The prime minister’s legacy on housing divides opinion, but if the sector looks back on it as a missed chance then we have all failed, writes Steve Douglas.
Last week, prime minister Theresa May spoke at the Housing 2019 conference in Manchester, which was only the second time in living memory a serving PM has addressed a social housing audience.
That it happened to be the same PM and in the space of a year was perhaps the most remarkable aspect of what attendees otherwise saw as a rather perplexing appearance.
The analysis of the speech has received mixed reviews. The general consensus was that there were some really nice words for the sector, some challenges on several assertions of successful achievements – and a sense of missed opportunity.
I think there is more. We should not underestimate the personal commitment to social housing that Ms May and others in her top team had. It created the most benign environment for social housing providers for at least a decade.
She threw no brickbats at the sector – housing associations are part of the solution, not part of the problem. She acknowledged that ‘stigma’ of social housing was a government problem that required wide government thinking. Supply needs significant levels of investment and the housing market is broken.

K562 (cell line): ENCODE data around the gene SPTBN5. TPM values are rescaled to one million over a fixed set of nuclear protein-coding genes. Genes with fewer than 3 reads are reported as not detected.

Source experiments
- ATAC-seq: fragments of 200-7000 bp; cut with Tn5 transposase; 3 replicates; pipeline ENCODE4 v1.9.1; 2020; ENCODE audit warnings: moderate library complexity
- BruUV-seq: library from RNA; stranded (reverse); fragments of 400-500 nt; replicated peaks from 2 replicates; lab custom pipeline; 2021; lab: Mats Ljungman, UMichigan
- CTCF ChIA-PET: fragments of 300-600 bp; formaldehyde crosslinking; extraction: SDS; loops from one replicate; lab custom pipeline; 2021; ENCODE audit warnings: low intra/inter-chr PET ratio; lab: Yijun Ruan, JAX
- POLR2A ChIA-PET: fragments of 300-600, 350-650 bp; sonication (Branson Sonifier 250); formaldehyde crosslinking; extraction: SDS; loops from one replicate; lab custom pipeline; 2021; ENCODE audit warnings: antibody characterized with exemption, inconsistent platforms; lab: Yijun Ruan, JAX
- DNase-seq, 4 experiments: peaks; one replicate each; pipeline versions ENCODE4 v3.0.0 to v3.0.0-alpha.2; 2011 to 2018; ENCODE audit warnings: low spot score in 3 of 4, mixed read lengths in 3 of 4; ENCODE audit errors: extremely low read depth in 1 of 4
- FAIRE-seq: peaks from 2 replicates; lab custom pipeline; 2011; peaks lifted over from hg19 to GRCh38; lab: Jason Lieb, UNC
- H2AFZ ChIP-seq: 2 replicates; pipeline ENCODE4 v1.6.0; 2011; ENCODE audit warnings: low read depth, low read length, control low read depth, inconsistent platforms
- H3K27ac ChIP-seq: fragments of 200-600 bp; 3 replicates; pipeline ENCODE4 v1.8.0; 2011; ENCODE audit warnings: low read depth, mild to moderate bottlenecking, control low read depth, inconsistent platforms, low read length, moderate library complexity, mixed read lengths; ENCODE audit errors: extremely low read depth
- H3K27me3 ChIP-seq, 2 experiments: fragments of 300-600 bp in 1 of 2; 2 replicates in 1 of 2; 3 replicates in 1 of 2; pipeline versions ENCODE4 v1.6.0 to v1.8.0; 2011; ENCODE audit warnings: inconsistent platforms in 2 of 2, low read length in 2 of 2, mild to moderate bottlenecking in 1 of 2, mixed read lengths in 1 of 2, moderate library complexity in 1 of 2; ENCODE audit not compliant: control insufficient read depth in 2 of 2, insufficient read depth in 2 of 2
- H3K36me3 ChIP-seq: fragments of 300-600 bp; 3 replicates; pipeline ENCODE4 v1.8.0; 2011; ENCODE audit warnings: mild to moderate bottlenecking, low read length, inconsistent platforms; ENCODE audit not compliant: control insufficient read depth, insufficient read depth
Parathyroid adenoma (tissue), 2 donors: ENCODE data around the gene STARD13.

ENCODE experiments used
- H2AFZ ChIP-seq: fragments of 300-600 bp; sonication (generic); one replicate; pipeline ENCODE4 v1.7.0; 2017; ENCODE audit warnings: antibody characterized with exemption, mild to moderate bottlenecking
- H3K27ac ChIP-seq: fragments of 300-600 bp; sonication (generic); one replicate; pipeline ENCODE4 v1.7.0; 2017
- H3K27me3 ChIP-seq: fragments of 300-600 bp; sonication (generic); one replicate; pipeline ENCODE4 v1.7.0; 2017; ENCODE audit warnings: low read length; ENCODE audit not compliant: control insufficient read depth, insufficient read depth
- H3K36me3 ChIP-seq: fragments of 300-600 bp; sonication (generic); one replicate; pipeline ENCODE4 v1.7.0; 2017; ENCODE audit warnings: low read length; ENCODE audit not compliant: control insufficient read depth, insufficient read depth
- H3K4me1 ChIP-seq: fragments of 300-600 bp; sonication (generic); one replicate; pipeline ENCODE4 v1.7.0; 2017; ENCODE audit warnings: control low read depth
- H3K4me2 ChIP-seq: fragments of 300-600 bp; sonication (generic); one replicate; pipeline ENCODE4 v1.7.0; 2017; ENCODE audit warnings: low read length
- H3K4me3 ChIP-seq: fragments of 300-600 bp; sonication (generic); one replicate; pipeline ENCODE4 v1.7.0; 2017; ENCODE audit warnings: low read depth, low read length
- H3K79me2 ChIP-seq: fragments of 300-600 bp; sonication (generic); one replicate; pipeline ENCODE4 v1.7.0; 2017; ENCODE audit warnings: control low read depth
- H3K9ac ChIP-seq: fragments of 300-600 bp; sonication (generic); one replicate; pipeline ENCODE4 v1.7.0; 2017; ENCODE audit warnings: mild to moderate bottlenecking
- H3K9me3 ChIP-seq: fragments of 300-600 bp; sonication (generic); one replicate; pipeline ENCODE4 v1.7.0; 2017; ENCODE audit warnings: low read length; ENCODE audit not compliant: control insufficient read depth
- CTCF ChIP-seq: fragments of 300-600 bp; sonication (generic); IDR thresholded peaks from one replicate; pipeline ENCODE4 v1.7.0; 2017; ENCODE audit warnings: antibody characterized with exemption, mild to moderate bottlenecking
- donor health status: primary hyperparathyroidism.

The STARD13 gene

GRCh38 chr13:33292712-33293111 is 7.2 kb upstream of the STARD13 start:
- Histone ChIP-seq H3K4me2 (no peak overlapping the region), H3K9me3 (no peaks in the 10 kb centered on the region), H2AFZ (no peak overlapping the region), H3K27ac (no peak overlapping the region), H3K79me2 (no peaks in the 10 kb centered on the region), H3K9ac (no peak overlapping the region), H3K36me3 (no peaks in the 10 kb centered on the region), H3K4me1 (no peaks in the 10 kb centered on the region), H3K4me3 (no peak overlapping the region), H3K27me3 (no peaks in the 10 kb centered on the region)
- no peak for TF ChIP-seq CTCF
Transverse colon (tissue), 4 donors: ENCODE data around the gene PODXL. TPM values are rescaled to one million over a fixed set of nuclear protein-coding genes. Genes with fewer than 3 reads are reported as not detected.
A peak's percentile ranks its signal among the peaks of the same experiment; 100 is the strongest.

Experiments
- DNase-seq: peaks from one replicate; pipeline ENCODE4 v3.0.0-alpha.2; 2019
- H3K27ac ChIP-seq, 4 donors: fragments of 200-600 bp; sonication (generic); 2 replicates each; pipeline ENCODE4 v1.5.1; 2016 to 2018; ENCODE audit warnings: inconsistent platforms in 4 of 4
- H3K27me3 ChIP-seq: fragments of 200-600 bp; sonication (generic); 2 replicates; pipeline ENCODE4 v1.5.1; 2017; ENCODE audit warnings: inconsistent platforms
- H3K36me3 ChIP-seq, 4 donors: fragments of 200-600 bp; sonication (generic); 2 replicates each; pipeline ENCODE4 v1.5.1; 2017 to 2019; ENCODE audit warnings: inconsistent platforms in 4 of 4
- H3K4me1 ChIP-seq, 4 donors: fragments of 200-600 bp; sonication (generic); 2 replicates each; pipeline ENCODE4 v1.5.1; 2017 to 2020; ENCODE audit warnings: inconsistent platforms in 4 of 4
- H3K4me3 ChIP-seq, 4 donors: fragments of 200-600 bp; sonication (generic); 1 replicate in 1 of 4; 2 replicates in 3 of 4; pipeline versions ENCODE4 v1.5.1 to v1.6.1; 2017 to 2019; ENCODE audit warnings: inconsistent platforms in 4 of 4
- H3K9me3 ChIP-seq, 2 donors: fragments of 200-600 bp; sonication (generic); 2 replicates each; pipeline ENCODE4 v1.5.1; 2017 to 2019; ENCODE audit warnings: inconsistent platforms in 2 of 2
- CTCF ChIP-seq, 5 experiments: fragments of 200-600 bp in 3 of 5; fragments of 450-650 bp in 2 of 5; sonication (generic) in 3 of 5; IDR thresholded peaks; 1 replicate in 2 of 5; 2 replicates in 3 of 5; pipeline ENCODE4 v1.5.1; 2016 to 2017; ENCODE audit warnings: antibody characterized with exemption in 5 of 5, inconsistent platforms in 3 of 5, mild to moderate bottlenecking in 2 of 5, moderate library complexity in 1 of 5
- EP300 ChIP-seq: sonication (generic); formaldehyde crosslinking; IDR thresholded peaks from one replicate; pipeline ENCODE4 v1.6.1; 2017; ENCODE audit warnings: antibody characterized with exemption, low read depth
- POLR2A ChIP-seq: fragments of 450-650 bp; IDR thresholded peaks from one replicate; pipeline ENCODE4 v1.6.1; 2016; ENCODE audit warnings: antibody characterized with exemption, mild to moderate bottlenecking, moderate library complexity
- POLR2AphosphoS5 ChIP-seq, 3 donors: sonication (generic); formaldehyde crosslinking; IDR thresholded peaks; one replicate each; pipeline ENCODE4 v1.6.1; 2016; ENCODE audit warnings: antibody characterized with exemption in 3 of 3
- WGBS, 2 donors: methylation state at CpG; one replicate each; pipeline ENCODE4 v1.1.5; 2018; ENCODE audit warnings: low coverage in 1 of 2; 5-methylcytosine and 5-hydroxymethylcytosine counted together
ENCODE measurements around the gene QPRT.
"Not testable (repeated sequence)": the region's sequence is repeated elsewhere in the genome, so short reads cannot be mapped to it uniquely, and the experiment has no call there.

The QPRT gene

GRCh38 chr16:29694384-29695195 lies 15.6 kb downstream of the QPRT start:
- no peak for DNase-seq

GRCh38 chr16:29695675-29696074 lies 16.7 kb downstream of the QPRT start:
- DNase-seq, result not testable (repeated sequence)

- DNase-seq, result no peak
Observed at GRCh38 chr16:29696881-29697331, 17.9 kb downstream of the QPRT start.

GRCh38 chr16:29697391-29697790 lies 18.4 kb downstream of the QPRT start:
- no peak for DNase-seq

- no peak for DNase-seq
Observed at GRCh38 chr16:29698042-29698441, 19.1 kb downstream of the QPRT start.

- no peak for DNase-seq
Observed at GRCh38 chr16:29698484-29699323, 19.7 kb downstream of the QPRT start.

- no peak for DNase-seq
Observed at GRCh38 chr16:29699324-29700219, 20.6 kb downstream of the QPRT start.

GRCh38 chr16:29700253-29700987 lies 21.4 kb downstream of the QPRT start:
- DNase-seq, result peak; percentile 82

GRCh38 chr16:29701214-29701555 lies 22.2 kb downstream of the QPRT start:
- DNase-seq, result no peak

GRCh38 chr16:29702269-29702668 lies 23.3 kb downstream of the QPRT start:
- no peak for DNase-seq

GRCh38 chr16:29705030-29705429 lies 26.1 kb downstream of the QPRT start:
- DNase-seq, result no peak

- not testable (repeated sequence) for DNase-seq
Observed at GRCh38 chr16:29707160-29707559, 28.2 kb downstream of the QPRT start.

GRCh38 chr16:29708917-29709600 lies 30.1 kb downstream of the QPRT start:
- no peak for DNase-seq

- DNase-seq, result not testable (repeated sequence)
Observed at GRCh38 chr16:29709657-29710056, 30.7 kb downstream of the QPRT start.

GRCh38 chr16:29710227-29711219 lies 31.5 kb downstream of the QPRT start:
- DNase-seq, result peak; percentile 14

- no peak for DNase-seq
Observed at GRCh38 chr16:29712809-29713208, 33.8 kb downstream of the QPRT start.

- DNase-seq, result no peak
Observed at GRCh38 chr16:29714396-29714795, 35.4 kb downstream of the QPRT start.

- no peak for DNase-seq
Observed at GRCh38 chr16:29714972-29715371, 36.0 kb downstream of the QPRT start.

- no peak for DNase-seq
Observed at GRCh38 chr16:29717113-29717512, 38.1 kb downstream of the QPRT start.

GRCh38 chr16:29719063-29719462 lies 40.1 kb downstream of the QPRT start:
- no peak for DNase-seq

In my view, looking at a PM on a housing stage, the more accurate analysis should be “great words but if only…” or ”what if?”
If only the government had delivered on some of the solutions proposed in 2017’s Housing White Paper presented by Sajid Javid.
If only the Social Housing Green Paper had not stalled through four housing ministers.
If only Brexit had not crowded out an ambitious agenda for social reform.
And what if she had delivered on many of those promises? Might we be looking at a Spending Review with some optimism that the government and the Treasury understood that without significant levels of investment the housing crisis will not be solved?
In my experience, incoming ministers develop their own ‘to do lists’, no matter what an outgoing minister suggests their priorities should be.
But I’m also left with a question for our sector: to coin a phrase from an earlier Conservative administration, have we ‘fixed the roof while the sun was shining’?
We know there is more we need to do on our accountability to tenants. There is more we can do on our relationship with our key local authority partners. There is more we must do to establish a genuine cross-party, cross-sector consensus about the solutions to our housing crisis.
With a new prime minister, perhaps with a less benign view of the sector, this work develops a greater sense of urgency.
We must not look back on this moment as a missed opportunity for us all.
Steve Douglas CBE, group chief executive of Aquila, the group that includes Altair and sport and education consultancy Oaks
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